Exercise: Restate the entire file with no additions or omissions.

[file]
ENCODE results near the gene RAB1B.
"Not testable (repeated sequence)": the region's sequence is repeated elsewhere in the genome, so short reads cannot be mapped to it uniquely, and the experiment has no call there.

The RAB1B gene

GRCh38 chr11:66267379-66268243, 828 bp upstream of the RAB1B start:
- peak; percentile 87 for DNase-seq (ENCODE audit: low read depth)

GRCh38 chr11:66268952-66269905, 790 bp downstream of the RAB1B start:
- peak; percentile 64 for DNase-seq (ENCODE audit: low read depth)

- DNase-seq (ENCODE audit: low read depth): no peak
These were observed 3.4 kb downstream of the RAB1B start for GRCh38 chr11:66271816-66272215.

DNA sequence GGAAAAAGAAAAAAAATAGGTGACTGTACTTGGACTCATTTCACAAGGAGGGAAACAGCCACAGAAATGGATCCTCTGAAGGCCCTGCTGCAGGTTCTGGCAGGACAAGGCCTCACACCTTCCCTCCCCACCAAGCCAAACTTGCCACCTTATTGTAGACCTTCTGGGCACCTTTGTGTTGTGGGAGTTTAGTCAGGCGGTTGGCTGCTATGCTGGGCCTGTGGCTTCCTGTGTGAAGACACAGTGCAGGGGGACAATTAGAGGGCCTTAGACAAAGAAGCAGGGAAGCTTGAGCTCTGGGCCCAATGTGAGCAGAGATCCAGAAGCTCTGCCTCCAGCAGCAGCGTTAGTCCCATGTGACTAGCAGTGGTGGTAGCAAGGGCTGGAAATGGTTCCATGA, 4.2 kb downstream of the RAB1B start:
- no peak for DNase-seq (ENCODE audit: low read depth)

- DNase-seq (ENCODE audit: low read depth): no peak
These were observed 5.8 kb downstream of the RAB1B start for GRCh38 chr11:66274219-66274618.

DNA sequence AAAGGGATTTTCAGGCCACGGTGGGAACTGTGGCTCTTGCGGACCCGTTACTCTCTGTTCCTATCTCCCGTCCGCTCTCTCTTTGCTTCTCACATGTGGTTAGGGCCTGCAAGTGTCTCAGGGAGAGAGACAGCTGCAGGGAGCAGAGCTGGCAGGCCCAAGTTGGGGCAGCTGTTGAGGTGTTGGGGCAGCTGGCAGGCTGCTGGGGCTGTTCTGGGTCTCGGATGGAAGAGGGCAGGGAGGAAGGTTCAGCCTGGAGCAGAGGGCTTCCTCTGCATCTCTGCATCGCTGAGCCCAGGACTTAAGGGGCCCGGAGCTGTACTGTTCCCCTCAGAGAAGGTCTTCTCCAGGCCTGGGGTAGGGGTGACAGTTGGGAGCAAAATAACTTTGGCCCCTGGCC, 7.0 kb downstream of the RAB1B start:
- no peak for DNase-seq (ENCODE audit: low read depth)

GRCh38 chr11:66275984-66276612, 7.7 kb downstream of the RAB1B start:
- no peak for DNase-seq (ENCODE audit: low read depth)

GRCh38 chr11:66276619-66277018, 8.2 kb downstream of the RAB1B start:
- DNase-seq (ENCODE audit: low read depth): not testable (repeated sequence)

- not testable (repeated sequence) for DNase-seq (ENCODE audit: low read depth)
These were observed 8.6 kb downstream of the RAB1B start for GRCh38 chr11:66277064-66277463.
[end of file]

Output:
ENCODE results near the gene RAB1B.
"Not testable (repeated sequence)": the region's sequence is repeated elsewhere in the genome, so short reads cannot be mapped to it uniquely, and the experiment has no call there.

The RAB1B gene

GRCh38 chr11:66267379-66268243, 828 bp upstream of the RAB1B start:
- peak; percentile 87 for DNase-seq (ENCODE audit: low read depth)

GRCh38 chr11:66268952-66269905, 790 bp downstream of the RAB1B start:
- peak; percentile 64 for DNase-seq (ENCODE audit: low read depth)

- DNase-seq (ENCODE audit: low read depth): no peak
These were observed 3.4 kb downstream of the RAB1B start for GRCh38 chr11:66271816-66272215.

DNA sequence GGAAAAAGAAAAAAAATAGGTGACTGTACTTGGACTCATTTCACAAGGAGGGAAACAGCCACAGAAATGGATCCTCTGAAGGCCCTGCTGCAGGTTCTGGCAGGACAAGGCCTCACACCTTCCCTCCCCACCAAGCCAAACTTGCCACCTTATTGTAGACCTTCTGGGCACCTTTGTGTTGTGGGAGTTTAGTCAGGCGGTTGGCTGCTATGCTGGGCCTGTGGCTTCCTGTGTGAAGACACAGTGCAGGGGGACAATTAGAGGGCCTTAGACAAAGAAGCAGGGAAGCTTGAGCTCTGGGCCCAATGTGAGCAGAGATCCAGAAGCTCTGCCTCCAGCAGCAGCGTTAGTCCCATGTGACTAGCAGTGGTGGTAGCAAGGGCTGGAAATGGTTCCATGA, 4.2 kb downstream of the RAB1B start:
- no peak for DNase-seq (ENCODE audit: low read depth)

- DNase-seq (ENCODE audit: low read depth): no peak
These were observed 5.8 kb downstream of the RAB1B start for GRCh38 chr11:66274219-66274618.

DNA sequence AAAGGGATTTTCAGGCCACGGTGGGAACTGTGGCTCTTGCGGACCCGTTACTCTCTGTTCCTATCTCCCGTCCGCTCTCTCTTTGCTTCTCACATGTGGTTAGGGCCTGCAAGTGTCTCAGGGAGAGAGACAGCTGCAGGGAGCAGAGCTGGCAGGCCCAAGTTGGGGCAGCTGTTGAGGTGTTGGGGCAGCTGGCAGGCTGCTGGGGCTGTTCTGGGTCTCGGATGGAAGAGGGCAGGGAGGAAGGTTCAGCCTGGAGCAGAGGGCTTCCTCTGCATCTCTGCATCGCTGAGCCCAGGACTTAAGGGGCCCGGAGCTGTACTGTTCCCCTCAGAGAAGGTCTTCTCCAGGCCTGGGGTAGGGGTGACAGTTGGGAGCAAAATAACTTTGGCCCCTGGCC, 7.0 kb downstream of the RAB1B start:
- no peak for DNase-seq (ENCODE audit: low read depth)

GRCh38 chr11:66275984-66276612, 7.7 kb downstream of the RAB1B start:
- no peak for DNase-seq (ENCODE audit: low read depth)

GRCh38 chr11:66276619-66277018, 8.2 kb downstream of the RAB1B start:
- DNase-seq (ENCODE audit: low read depth): not testable (repeated sequence)

- not testable (repeated sequence) for DNase-seq (ENCODE audit: low read depth)
These were observed 8.6 kb downstream of the RAB1B start for GRCh38 chr11:66277064-66277463.